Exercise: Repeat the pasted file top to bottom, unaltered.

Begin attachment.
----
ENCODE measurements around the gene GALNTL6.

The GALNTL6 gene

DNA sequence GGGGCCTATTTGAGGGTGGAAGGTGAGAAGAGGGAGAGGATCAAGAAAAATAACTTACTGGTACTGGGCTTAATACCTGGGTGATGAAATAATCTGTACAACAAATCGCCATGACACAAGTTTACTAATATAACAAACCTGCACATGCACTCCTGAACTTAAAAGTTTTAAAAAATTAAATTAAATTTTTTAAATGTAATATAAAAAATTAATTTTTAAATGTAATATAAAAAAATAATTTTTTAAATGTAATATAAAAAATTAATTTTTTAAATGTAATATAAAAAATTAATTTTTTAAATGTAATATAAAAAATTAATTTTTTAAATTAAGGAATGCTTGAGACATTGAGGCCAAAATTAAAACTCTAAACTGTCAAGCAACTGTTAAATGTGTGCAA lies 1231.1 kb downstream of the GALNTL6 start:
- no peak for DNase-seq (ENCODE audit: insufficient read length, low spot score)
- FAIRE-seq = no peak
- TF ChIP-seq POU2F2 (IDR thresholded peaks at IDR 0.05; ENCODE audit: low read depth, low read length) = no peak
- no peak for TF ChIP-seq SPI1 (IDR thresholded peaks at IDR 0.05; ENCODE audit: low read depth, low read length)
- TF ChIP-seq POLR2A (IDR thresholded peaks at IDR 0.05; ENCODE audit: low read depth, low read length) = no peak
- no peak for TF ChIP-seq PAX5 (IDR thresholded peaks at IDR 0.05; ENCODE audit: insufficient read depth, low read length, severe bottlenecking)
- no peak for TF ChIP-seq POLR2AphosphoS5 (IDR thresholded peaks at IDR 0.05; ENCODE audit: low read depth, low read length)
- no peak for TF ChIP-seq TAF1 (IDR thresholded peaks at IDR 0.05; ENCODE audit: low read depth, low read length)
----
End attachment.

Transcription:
ENCODE measurements around the gene GALNTL6.

The GALNTL6 gene

DNA sequence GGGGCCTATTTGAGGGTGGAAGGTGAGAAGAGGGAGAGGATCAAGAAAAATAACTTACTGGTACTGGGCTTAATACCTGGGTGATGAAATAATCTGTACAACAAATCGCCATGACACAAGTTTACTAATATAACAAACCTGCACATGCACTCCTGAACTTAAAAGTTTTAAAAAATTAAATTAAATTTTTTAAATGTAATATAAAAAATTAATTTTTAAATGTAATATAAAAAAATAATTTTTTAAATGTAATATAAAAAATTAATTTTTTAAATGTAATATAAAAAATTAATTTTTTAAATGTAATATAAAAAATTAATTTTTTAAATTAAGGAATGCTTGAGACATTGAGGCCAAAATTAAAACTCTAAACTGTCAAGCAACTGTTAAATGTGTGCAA lies 1231.1 kb downstream of the GALNTL6 start:
- no peak for DNase-seq (ENCODE audit: insufficient read length, low spot score)
- FAIRE-seq = no peak
- TF ChIP-seq POU2F2 (IDR thresholded peaks at IDR 0.05; ENCODE audit: low read depth, low read length) = no peak
- no peak for TF ChIP-seq SPI1 (IDR thresholded peaks at IDR 0.05; ENCODE audit: low read depth, low read length)
- TF ChIP-seq POLR2A (IDR thresholded peaks at IDR 0.05; ENCODE audit: low read depth, low read length) = no peak
- no peak for TF ChIP-seq PAX5 (IDR thresholded peaks at IDR 0.05; ENCODE audit: insufficient read depth, low read length, severe bottlenecking)
- no peak for TF ChIP-seq POLR2AphosphoS5 (IDR thresholded peaks at IDR 0.05; ENCODE audit: low read depth, low read length)
- no peak for TF ChIP-seq TAF1 (IDR thresholded peaks at IDR 0.05; ENCODE audit: low read depth, low read length)